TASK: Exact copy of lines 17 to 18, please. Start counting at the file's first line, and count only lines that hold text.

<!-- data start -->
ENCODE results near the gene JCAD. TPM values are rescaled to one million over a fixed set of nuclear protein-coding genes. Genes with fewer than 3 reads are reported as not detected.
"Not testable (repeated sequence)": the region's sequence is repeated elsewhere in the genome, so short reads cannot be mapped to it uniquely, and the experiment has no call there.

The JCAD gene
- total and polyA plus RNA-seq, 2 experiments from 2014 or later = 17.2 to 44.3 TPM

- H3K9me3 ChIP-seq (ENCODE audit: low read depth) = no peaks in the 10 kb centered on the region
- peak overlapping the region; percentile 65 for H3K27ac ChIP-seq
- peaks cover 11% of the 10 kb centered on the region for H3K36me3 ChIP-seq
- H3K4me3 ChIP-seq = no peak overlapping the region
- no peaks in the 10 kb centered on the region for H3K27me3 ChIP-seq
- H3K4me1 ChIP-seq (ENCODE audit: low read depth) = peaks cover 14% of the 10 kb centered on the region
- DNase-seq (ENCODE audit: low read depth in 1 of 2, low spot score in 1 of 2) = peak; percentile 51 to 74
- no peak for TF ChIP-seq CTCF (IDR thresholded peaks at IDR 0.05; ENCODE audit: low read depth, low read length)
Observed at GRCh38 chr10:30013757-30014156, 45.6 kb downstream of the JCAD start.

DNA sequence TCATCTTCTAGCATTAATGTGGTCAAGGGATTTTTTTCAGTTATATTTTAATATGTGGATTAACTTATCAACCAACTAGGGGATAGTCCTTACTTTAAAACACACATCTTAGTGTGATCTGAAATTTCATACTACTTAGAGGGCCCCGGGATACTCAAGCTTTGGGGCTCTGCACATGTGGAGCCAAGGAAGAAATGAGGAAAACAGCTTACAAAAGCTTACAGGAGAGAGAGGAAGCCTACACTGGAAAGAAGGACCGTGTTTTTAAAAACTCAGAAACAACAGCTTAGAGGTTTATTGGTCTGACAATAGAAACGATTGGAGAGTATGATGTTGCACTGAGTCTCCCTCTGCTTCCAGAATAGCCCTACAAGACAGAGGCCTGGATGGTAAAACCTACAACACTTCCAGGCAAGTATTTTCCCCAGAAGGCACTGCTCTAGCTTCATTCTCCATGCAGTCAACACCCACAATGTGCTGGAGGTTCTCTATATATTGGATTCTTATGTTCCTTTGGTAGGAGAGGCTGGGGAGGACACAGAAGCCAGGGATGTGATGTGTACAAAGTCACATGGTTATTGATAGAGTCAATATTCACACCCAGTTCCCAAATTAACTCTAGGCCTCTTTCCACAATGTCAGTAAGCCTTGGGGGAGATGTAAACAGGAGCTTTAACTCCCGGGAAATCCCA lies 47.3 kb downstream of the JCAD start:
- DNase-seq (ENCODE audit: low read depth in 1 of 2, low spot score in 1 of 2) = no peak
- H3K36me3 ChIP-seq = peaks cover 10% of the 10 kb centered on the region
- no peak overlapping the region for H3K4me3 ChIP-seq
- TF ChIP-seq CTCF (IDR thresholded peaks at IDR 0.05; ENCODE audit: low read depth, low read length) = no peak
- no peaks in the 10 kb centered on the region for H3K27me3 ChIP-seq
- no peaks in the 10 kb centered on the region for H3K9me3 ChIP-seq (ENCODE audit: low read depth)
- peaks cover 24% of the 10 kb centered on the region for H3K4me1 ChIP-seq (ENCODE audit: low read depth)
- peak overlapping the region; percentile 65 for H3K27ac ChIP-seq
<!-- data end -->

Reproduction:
- no peak overlapping the region for H3K4me3 ChIP-seq
- TF ChIP-seq CTCF (IDR thresholded peaks at IDR 0.05; ENCODE audit: low read depth, low read length) = no peak